Arts and Entertainment
Soul singer Sam Smith cleared up at the Mobo awards this week
arts + entsSam Smith’s Mobo triumph is just the latest example of a trend
Latest stories from i100
Have you tried new the Independent Digital Edition apps?
Independent Dating
and  

By clicking 'Search' you
are agreeing to our
Terms of Use.

iJobs Job Widget
iJobs General

Maths Teacher

£110 - £200 per day: Randstad Education Leeds: Secondary Maths Teacher for spe...

Business Analyst - Surrey - Permanent - Up to £50k DOE

£40000 - £50000 Per Annum Excellent benefits: Clearwater People Solutions Ltd:...

***ASP.NET Developer - Cheshire - £35k - Permanent***

£30000 - £35000 Per Annum Excellent benefits: Clearwater People Solutions Ltd:...

***Solutions Architect*** - Brighton - £40k - Permanent

£35000 - £40000 Per Annum Excellent benefits: Clearwater People Solutions Ltd:...

Day In a Page

Wilko Johnson, now the bad news: musician splits with manager after police investigate assault claims

Wilko Johnson, now the bad news

Former Dr Feelgood splits with manager after police investigate assault claims
Mark Udall: The Democrat Senator with a fight on his hands ahead of the US midterm elections

Mark Udall: The Democrat Senator with a fight on his hands

The Senator for Colorado is for gay rights, for abortion rights – and in the Republicans’ sights as they threaten to take control of the Senate next month
New discoveries show more contact between far-flung prehistoric humans than had been thought

New discoveries show more contact between far-flung prehistoric humans than had been thought

Evidence found of contact between Easter Islanders and South America
Cerys Matthews reveals how her uncle taped 150 interviews for a biography of Dylan Thomas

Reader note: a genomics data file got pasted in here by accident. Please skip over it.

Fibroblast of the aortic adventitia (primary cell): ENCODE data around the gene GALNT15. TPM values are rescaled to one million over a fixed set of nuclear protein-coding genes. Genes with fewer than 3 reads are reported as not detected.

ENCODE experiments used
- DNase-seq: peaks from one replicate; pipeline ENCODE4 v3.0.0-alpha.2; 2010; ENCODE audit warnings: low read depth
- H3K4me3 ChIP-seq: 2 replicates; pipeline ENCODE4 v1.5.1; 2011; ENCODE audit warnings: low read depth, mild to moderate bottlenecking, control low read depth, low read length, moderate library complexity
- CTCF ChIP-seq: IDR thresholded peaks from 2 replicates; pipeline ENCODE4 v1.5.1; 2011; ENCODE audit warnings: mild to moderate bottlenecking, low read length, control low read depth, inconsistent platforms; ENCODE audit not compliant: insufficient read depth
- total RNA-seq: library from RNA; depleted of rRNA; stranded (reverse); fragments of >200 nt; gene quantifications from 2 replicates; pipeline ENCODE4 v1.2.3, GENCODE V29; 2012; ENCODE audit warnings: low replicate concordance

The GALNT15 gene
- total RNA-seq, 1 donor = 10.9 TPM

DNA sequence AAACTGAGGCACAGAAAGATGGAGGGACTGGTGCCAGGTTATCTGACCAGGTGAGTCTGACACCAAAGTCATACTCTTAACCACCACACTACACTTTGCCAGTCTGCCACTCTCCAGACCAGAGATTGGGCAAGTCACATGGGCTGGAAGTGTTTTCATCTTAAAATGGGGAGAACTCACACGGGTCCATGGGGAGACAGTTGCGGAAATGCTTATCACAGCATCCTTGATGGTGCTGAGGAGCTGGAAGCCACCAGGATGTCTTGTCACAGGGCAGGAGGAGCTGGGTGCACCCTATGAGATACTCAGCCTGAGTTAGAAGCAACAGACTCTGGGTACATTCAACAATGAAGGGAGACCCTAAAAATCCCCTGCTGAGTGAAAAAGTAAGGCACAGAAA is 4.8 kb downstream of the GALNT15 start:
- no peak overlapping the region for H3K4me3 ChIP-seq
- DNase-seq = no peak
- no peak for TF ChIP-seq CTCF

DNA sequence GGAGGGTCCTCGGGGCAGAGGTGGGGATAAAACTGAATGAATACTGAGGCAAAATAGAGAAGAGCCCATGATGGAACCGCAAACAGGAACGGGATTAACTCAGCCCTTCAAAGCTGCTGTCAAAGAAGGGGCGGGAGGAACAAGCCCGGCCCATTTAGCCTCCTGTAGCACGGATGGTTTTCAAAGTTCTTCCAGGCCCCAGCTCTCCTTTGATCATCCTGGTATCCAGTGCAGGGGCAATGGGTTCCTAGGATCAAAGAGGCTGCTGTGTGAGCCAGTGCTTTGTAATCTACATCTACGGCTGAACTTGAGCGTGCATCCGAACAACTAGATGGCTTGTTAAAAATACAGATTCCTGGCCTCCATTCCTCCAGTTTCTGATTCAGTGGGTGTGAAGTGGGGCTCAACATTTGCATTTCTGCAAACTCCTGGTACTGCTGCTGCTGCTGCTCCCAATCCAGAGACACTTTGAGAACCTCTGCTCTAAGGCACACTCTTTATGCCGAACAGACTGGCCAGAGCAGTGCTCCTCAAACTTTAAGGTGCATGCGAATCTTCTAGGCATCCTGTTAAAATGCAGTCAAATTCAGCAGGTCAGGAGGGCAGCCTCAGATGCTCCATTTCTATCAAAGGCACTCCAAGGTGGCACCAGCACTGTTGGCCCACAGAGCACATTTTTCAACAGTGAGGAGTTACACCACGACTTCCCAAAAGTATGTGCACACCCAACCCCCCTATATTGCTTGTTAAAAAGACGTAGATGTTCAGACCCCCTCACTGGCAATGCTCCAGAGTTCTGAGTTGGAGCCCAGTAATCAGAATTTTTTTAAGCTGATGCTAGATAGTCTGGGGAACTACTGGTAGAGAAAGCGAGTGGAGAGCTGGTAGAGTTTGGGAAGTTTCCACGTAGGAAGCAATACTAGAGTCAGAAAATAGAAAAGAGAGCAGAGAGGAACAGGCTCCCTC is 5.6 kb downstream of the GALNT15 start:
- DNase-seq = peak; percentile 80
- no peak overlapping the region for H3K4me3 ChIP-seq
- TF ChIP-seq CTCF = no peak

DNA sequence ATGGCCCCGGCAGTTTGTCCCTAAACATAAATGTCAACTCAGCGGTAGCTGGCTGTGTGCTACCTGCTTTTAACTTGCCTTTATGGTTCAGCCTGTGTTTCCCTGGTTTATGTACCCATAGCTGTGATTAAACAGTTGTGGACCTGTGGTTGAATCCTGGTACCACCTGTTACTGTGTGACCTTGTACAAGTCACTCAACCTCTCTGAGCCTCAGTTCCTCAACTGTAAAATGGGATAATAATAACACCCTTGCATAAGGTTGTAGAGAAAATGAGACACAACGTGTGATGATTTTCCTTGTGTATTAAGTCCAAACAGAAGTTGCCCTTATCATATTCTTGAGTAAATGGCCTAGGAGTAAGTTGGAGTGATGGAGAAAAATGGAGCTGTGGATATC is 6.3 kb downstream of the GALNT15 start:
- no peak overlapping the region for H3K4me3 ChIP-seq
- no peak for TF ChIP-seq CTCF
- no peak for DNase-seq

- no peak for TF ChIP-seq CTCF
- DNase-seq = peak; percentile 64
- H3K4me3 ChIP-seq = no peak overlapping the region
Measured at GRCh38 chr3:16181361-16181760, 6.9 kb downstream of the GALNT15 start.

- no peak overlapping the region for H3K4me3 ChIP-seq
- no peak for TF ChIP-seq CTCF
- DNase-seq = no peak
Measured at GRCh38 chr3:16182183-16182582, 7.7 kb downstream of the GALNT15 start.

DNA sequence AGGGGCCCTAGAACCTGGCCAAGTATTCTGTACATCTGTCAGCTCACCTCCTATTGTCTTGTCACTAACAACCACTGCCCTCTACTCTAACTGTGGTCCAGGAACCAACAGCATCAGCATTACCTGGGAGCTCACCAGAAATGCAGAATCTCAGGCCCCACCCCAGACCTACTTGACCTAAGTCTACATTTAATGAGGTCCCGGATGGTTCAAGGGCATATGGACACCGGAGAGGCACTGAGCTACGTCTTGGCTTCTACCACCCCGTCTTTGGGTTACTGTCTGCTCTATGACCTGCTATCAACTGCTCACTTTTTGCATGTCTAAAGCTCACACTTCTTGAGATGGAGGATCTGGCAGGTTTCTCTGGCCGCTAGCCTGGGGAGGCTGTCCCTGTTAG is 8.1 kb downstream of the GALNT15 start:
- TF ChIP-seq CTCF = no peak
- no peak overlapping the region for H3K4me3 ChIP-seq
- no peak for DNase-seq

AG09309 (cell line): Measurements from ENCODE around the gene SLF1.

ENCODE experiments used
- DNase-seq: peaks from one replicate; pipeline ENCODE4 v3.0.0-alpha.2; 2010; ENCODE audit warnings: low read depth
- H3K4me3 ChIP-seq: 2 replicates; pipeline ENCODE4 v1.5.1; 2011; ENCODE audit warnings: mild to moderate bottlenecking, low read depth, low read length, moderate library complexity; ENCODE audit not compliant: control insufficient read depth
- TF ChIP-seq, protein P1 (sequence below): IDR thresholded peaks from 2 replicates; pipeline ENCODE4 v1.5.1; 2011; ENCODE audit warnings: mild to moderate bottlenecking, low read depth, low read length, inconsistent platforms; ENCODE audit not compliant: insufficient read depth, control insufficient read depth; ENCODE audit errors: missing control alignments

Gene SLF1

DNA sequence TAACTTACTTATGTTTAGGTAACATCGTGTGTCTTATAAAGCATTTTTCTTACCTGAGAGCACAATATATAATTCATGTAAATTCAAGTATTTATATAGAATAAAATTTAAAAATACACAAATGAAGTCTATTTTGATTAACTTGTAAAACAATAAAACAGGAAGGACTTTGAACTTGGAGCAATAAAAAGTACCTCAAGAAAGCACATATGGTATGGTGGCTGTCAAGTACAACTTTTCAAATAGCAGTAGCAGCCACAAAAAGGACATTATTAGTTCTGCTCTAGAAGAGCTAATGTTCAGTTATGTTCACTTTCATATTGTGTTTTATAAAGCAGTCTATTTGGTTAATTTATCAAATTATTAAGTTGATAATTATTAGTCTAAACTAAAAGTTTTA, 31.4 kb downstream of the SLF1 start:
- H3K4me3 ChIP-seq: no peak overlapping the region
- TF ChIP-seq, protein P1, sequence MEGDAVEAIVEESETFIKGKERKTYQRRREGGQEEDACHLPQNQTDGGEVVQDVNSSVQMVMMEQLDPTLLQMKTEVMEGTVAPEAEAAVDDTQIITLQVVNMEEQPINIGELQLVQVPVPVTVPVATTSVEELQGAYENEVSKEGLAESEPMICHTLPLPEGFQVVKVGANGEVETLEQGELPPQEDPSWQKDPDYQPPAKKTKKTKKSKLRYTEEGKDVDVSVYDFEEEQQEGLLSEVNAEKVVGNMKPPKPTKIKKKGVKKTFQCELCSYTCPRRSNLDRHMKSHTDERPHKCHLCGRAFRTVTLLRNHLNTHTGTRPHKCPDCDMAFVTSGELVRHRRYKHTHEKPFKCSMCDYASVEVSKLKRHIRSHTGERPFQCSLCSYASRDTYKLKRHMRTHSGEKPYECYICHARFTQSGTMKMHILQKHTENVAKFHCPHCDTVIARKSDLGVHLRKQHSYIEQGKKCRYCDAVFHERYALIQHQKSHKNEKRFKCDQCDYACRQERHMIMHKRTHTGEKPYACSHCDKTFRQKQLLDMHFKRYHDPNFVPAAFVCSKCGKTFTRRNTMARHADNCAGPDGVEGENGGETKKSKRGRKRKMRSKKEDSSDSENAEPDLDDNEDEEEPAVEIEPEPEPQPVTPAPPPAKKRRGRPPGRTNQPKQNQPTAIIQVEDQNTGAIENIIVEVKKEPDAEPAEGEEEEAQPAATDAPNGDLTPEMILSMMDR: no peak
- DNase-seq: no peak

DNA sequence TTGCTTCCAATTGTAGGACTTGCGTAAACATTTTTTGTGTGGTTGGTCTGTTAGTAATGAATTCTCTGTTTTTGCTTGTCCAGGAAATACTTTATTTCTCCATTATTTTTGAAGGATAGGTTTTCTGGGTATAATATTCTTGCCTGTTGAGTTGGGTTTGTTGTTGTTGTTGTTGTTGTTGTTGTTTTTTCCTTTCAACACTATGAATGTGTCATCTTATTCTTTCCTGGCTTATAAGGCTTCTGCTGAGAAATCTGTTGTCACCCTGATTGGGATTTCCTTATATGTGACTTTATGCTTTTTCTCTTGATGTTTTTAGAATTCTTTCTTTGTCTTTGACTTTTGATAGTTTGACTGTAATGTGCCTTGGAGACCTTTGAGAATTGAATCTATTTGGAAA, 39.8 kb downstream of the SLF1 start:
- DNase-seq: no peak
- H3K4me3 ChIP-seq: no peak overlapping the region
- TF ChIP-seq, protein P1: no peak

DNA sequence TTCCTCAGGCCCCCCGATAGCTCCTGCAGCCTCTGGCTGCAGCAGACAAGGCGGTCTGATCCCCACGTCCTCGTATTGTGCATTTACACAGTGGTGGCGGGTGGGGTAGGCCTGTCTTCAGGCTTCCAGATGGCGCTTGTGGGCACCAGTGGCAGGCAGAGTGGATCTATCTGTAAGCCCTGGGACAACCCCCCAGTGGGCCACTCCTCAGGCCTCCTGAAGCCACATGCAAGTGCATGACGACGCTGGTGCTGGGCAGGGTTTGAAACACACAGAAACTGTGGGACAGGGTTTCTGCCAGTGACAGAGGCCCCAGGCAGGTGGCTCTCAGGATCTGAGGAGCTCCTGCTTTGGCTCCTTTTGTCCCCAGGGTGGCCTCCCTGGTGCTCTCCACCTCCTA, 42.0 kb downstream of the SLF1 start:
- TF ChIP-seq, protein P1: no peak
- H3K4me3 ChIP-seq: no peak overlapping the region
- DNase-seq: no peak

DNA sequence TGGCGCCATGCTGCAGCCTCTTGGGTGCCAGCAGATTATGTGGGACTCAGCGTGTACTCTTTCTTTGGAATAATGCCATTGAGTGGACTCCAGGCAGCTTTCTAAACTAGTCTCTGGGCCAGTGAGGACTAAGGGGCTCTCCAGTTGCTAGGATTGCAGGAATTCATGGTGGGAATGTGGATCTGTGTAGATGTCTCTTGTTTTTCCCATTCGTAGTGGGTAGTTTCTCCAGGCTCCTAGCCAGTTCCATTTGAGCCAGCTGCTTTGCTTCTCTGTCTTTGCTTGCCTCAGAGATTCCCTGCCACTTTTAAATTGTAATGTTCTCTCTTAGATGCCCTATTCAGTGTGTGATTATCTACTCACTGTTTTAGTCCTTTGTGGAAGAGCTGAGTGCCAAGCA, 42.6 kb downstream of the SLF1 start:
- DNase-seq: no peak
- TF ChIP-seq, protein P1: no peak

Cerys Matthews on Dylan Thomas

The singer reveals how her uncle taped 150 interviews for a biography of the famous Welsh poet
DIY is not fun and we've finally realised this as a nation

Homebase closures: 'DIY is not fun'

Homebase has announced the closure of one in four of its stores. Nick Harding, who never did know his awl from his elbow, is glad to see the back of DIY
The Battle of the Five Armies: Air New Zealand releases new Hobbit-inspired in-flight video

Air New Zealand's wizard in-flight video

The airline has released a new Hobbit-inspired clip dubbed "The most epic safety video ever made"
Pumpkin spice is the flavour of the month - but can you stomach the sweetness?

Pumpkin spice is the flavour of the month

The combination of cinnamon, clove, nutmeg (and no actual pumpkin), now flavours everything from lattes to cream cheese in the US
11 best sonic skincare brushes

11 best sonic skincare brushes

Forget the flannel - take skincare to the next level by using your favourite cleanser with a sonic facial brush
Paul Scholes column: I'm not worried about Manchester United's defence - Chelsea test can be the making of Phil Jones and Marcos Rojo

Paul Scholes column

I'm not worried about Manchester United's defence - Chelsea test can be the making of Jones and Rojo
Frank Warren: Boxing has its problems but in all my time I've never seen a crooked fight

Frank Warren: Boxing has its problems but in all my time I've never seen a crooked fight

While other sports are stalked by corruption, we are an easy target for the critics
Jamie Roberts exclusive interview: 'I'm a man of my word – I'll stay in Paris'

Jamie Roberts: 'I'm a man of my word – I'll stay in Paris'

Wales centre says he’s not coming home but is looking to establish himself at Racing Métro
How could three tourists have been battered within an inch of their lives by a burglar in a plush London hotel?

A crime that reveals London's dark heart

How could three tourists have been battered within an inch of their lives by a burglar in a plush London hotel?
Meet 'Porridge' and 'Vampire': Chinese state TV is offering advice for citizens picking a Western moniker

Lost in translation: Western monikers

Chinese state TV is offering advice for citizens picking a Western moniker. Simon Usborne, who met a 'Porridge' and a 'Vampire' while in China, can see the problem
Handy hacks that make life easier: New book reveals how to rid your inbox of spam, protect your passwords and amplify your iPhone

Handy hacks that make life easier

New book reveals how to rid your email inbox of spam, protect your passwords and amplify your iPhone with a loo-roll
KidZania lets children try their hands at being a firefighter, doctor or factory worker for the day

KidZania: It's a small world

The new 'educational entertainment experience' in London's Shepherd's Bush will allow children to try out the jobs that are usually undertaken by adults, including firefighter, doctor or factory worker